Sunday, October 30, 2011

On Halloween

Yes, I am jumping on the Halloween band wagon, but I am going to try to keep an objective view of this so called holiday.

First of all, what does Halloween mean? Everybody should know by now that Halloween is a shortened form of All Hallows Eve which was an old way of saying All Saints Day Eve (yeah, I can see how Hallowe'en stuck). Now then, according to the Western Liturgical Calendar (the one the Roman Catholics, some high church Protestants, and the Western Rite Orthodox use) All Saints Day is November 1st - this by default makes All Saints Day Eve October 31 - the date we all know now as Halloween. All Saints Day is the day set aside to commemorate, obviously, all the saints. It should be noted that in the Eastern Rite All Saints Day is the Sunday after Pentecost.

The first All Saints Day I can find mention of in the West was in AD 609 or 610. "In AD 609 or 610, Pope Boniface IV consecrated the ancient Roman Pantheon as a Christian Church. (This, like the Orthodox Holiday, really was a co-opting of something previously Pagan.) The new name was St Mary and All Martyrs and the anniversary of the consecration, 13 May, was a feast celebrated in all the western Church. This was the beginning of All Saints’ Day in the West. It’s important to note two things: (a) this happens after the coming of St Augustine to Canterbury; and (b) it doesn’t happen on 1 November. These are important because of the claim (sometimes offered in error on these pages as well) that Augustine merely baptised a pagan feast day he found in England and that it came back to Rome. Nope. Sorry.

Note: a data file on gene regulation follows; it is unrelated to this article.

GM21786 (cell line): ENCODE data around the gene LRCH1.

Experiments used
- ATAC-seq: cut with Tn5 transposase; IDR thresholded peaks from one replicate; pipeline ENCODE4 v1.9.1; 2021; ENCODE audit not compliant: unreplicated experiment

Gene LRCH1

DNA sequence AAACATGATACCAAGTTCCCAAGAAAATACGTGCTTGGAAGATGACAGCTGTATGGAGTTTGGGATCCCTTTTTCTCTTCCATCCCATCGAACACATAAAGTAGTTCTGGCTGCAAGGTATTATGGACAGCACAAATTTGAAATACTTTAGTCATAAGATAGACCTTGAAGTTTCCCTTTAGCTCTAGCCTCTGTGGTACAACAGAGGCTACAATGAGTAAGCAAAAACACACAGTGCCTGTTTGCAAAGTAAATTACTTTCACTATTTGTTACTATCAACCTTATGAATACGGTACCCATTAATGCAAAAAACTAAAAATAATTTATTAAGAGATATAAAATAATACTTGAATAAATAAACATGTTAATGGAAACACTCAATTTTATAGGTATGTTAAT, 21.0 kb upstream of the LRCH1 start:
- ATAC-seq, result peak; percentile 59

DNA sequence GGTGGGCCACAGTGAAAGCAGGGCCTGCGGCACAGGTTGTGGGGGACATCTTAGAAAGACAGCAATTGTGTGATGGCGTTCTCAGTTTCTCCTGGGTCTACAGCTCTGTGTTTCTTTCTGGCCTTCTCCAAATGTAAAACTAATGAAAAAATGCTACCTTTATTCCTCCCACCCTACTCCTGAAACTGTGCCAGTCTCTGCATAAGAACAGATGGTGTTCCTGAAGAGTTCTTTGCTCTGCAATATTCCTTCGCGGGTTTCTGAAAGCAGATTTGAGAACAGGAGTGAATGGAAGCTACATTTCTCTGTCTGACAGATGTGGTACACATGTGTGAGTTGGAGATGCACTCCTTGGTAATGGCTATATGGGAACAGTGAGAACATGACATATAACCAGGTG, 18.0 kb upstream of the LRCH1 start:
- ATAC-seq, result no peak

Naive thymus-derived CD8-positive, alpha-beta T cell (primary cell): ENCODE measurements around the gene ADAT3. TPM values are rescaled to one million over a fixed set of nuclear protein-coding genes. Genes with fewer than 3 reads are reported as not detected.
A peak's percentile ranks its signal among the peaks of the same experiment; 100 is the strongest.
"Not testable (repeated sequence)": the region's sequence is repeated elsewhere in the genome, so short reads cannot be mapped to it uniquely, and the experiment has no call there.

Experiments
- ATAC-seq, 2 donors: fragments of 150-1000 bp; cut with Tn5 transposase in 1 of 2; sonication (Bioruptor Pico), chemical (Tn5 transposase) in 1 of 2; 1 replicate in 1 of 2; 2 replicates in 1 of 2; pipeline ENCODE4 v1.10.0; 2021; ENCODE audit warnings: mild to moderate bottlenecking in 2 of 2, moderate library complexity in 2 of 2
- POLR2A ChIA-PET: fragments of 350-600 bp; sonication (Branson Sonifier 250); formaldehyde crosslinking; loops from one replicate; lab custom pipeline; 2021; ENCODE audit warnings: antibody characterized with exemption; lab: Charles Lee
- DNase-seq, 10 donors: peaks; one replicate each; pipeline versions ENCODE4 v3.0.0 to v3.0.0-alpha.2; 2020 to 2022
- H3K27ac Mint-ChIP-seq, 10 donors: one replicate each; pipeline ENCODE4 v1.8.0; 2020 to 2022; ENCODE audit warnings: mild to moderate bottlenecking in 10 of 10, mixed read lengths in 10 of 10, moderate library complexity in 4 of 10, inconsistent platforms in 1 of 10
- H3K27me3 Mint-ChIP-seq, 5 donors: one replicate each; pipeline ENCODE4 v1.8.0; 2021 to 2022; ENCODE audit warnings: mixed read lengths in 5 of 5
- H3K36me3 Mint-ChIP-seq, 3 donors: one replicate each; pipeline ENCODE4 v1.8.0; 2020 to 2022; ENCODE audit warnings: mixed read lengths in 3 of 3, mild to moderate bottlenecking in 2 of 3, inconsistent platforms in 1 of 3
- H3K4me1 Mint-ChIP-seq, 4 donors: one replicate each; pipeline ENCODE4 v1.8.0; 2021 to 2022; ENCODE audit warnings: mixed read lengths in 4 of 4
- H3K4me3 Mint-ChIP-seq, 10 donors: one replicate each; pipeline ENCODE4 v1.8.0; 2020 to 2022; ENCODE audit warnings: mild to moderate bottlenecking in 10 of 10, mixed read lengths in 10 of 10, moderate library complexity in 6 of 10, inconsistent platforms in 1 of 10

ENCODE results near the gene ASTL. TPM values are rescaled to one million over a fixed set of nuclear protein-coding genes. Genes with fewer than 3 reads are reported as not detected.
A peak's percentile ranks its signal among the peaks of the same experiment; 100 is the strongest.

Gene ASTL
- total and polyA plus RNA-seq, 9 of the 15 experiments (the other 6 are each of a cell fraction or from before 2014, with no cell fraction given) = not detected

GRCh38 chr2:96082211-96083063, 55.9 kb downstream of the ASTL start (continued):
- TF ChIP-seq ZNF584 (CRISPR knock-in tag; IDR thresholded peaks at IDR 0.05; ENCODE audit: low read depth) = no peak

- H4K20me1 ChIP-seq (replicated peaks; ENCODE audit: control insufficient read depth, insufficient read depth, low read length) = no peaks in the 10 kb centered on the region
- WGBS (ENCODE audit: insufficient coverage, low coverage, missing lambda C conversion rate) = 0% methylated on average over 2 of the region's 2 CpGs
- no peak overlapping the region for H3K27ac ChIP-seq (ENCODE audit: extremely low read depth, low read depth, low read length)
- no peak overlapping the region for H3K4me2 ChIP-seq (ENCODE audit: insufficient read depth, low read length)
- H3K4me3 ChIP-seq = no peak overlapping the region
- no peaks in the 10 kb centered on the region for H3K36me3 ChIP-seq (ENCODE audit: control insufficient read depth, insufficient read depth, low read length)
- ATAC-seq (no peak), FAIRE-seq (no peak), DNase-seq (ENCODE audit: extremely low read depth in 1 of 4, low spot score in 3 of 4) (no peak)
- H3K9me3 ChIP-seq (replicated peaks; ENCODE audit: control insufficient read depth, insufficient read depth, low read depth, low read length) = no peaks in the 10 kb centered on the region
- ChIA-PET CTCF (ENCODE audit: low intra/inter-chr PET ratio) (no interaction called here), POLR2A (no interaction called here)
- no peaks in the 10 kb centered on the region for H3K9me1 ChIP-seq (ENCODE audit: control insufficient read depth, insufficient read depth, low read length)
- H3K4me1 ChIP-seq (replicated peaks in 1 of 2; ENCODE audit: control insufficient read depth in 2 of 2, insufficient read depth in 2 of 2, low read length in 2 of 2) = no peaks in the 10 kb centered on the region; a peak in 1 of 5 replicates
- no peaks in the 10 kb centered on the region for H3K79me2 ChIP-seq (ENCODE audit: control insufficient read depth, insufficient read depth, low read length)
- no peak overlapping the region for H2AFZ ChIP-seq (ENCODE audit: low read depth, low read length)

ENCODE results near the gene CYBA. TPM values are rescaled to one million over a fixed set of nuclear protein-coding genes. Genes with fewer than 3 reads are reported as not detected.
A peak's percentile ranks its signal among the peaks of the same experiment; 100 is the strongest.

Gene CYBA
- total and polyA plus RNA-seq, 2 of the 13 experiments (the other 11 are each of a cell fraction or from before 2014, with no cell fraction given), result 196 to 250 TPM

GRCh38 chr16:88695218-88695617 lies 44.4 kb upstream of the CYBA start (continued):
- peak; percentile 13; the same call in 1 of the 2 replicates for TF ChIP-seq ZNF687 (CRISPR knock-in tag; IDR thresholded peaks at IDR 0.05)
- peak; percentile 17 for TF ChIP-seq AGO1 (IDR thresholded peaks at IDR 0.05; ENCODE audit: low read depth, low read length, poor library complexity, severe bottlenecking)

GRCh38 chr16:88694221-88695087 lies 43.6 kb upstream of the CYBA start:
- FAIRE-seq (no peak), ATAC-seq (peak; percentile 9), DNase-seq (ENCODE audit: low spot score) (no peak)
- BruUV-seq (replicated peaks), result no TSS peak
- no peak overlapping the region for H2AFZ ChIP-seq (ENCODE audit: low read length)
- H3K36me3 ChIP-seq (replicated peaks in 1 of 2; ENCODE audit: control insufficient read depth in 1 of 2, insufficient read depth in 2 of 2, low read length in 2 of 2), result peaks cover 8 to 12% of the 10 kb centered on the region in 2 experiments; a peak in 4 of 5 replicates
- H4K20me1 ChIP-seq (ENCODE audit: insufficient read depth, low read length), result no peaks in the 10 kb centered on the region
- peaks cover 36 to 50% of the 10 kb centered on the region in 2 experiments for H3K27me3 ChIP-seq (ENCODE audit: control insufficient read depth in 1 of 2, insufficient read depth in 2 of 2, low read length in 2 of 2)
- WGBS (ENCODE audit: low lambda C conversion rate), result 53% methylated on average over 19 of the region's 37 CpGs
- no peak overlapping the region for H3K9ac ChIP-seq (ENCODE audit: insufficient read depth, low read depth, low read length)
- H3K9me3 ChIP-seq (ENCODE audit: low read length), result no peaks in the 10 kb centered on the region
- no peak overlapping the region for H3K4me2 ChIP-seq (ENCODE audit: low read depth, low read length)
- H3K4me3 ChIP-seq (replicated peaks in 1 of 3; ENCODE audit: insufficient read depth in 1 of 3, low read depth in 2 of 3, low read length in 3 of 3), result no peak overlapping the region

About 100 years later another Pope, Gregory III, dedicated another All Saints’ chapel – this one in St Peter’s – on 1 November and began to commemorate the feast on that day. The next Pope Gregory made that feast (on 1 November) of universal practice.
All of these Christian dates are very important because these dates mean the festival of All Saints (and thus the Vigil the night before) is a feast of the pre-Schism Patriarchate of Rome. It’s Orthodox. 31 October/1 November is not a Pagan festival."
(from raphael.doxos.com)

There is a reason I start off my treatise on Halloween with a Christian holiday, but more on this later.

Now then, the main objection one always hears about Halloween is the Pagan connections, the most commonly and over-used is Samhain, an old Celtic feast the was supposed to take place every year on October 31. Any body who has done any kind of research on the Celts should know that there is a problem with this belief; the Celts used a lunar calendar, not a solar one (in fact it was a very complicated lunar calendar that tried to reconcile both solar and lunar calendars: see Celtic_calendar).

The problem with a lunar calendar is that the days don't always match to a solar calendar. So Samhain could have been celebrated on October 31 according to the Celtic calendar, but would have been off by a few days according to the Church calendar being Julian (at the time, and no I am not going to get into Old vs New Calendar in this post). This will always be a problem with lunar and solar calendars.